60. H. Lee and A. R. Graefe, ‘Crowding at an Arts Festival: Extending Crowding Models to the Frontcountry’, Tourism Management, 2003, 24, 1, 1–11.

Part 13: Planning and Managing Events

61. B. Bramwell, ‘Strategic Planning Before and After a Mega-Event’, Tourism Management, 1997, 18, 3, 167–76.

62. K. A. Smith, ‘Distribution Channels for Events: Supply and Demand-Side Perspectives’, Journal of Vacation Marketing, 2007, 13, 321–38.

63. L. Chalip and C. A. Costa, ‘Sport Event Tourism and the Destination Brand: Towards a General Theory’, Sport in Society, 2005, 8, 2, 218–37.

64. B. McKercher, W. S. Mei, and T. S. M. Tse, ‘Are Short Duration Cultural Festivals Tourist Attractions?’, Journal of Sustainable Tourism, 2003, 14, 1, 55–66.

65. T. D. Hinch and T. A. Delamere, ‘Native Festivals as Tourism Attractions: A Community Challenge’, Journal of Applied Recreation Research, 1993, 18, 2, 131–42.

66. T. Andersson and D. Getz, ‘Stakeholder Management Strategies of Festivals’, Journal of Convention and Event Tourism, 2008, 9, 3, 199–220.

Part 14: Evaluating Events

67. J. R. B. Ritchie, ‘Assessing the Impact of Hallmark Events: Conceptual and Research Issues’, Journal of Travel Research, 1984, 23, 1, 2–11.

68. P. T. Long and P. R. Perdue, ‘The Economic Impact of Rural Festivals and Special Events: Assessing the Spatial Distribution of Expenditures’, Journal of Travel Research, 1990, 28, 4, 10–14.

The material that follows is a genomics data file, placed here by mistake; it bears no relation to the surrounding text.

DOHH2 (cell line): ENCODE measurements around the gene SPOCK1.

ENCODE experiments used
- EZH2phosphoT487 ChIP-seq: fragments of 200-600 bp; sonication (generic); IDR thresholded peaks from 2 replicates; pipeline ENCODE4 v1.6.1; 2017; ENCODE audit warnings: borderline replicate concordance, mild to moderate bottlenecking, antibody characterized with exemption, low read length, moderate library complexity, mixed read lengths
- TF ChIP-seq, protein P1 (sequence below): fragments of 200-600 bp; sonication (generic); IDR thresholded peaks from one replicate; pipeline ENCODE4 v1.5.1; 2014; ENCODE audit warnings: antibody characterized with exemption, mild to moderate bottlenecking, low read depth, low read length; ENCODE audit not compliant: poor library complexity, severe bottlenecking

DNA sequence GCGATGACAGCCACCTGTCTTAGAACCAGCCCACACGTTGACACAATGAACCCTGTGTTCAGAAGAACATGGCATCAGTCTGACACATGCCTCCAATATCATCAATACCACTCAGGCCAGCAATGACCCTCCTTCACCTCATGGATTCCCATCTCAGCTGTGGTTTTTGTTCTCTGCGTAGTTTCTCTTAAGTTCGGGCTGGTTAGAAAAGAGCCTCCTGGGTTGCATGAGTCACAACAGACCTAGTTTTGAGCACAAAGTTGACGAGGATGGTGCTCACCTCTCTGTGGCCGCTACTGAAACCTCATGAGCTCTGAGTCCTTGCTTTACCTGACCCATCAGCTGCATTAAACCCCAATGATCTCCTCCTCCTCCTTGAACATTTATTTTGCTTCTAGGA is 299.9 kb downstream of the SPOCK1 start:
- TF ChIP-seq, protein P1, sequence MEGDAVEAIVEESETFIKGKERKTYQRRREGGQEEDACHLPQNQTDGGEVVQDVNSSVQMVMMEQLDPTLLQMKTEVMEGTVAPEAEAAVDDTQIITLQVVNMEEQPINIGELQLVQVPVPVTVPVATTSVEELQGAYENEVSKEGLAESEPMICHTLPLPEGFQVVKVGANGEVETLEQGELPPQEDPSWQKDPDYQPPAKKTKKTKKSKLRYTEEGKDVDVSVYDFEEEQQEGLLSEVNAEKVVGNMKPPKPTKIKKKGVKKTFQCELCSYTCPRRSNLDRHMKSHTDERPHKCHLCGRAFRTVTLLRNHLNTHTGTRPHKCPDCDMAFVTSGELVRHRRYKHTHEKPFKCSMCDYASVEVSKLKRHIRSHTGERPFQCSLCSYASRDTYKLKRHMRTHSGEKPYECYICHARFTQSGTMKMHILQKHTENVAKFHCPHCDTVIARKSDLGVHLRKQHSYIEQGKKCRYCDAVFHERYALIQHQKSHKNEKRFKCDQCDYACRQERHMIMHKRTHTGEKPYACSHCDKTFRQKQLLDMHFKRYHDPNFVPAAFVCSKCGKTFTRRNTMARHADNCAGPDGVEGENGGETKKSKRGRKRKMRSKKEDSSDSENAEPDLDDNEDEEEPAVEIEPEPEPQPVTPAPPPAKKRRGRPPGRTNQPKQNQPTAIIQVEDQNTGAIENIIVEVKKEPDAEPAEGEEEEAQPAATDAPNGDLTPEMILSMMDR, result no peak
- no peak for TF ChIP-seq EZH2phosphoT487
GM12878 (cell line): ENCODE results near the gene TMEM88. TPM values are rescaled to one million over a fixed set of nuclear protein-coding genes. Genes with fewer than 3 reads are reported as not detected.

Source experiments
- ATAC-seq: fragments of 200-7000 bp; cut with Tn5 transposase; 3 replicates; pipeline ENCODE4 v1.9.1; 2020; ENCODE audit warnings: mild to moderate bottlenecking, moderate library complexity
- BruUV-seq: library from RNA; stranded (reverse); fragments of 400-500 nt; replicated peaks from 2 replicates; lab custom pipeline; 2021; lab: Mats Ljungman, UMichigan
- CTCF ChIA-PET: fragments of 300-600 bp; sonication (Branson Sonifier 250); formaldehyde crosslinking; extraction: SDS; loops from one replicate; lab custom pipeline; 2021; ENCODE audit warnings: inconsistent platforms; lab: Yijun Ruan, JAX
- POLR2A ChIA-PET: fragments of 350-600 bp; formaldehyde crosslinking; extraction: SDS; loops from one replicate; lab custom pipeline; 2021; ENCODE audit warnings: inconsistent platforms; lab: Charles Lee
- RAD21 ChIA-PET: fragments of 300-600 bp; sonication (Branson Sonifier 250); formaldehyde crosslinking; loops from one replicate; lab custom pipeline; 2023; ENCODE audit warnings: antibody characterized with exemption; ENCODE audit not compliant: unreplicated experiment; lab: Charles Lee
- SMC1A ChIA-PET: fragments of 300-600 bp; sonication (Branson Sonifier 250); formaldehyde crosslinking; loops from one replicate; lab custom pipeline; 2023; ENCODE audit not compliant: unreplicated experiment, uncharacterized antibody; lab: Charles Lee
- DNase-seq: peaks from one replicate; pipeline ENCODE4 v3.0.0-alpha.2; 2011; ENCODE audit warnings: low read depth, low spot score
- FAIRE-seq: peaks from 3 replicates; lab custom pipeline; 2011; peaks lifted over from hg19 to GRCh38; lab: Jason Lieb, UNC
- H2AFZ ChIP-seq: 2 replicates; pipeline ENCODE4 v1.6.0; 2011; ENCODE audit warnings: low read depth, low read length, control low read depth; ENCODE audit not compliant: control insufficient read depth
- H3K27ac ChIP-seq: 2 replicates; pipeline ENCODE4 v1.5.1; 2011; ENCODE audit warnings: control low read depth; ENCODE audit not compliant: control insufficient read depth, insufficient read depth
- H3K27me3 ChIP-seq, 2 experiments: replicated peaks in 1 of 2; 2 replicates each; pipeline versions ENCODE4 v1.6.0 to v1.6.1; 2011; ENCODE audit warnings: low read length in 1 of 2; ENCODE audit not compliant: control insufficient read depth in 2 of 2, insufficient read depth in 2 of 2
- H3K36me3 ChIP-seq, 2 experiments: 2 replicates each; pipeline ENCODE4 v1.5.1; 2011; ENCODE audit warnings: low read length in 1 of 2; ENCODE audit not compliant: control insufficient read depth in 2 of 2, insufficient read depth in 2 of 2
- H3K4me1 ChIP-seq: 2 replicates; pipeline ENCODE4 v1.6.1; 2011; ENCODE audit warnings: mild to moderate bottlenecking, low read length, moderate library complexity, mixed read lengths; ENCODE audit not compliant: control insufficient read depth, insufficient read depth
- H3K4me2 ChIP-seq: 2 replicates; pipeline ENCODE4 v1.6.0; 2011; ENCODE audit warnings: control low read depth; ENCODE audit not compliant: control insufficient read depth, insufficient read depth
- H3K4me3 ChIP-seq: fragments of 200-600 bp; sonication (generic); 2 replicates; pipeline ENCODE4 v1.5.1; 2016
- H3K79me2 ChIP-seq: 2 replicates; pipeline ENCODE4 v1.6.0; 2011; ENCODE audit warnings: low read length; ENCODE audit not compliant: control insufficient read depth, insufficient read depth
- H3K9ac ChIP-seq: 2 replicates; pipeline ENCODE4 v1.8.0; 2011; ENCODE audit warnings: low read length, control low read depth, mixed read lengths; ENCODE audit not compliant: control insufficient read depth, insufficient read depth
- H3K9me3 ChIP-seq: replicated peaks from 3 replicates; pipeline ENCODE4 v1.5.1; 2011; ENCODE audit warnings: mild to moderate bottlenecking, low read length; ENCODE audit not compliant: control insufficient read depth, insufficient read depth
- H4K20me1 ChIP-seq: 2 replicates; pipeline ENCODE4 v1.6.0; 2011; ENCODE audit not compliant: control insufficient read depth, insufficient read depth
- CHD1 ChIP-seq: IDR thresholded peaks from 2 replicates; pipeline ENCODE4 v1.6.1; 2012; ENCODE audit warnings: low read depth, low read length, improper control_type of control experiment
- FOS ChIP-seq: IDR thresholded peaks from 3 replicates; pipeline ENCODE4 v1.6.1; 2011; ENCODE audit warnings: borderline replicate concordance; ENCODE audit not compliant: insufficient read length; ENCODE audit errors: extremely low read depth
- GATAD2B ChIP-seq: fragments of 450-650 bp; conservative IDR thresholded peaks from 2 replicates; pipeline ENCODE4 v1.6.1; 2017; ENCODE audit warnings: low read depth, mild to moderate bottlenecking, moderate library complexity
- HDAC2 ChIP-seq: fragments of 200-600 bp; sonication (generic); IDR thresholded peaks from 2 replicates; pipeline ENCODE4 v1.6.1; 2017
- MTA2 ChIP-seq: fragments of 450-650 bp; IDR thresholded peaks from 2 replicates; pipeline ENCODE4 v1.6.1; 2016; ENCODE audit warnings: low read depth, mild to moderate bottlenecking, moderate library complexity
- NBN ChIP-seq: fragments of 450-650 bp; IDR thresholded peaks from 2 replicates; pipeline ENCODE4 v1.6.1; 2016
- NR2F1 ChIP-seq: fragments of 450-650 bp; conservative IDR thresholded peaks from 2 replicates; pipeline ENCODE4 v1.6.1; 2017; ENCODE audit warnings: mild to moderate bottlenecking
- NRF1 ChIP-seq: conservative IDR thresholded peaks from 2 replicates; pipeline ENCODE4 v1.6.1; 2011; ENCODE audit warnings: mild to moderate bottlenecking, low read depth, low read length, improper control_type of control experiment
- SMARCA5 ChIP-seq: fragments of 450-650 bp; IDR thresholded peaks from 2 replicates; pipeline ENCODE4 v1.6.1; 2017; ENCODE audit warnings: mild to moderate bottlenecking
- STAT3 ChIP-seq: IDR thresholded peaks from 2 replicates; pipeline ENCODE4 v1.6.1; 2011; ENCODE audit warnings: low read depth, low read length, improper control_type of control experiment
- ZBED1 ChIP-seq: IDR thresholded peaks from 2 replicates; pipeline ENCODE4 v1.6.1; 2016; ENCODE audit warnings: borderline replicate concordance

69. J. L. Crompton, S. Lee, and T. J. Shuster, ‘A Guide for Undertaking Economic Impact Studies: The Springfest Example’, Journal of Travel Research, 2001, 40, 1, 79–87.

70. M. Williams and G. A. J. Bowdin, ‘Festival Evaluation: An Exploration of Seven UK Arts Festivals’, Managing Leisure, 2007, 12, 187–203.

71. J. R. B. Ritchie and M. Lyons, ‘Olympulse VI: A Post-Event Assessment of Resident Reaction to the XV Olympic Winter Games’, Journal of Travel Research, 1990, 28, 14–23.

72. J. Connell and S. J. Page, ‘Evaluating the Economic and Spatial Effects of an Event: The Case of the World Medical and Health Games’, Tourism Geographies: An International Journal of Tourism Space, Place and Environment, 2005, 7, 1, 63–85.

73. W. W. McHone and B. Rungeling, ‘Practical Issues in Measuring the Impact of a Cultural Tourist Event in a Major Tourist Destination’, Journal of Travel Research, 2000, 38, 300–3.

74. J. L. Crompton, ‘Economic Impact Studies: Instruments for Political Shenanigans?’, Journal of Travel Research, 2006, 45, 67–82.

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Description: Edited by Stephen J. Page, Joanne Connell. Edited by two leading scholars in the field, this is the first title in a new Routledge Major Works series, Critical Concepts in Tourism. It is a four-volume collection of canonical and cutting-edge research in event tourism. The origins of event...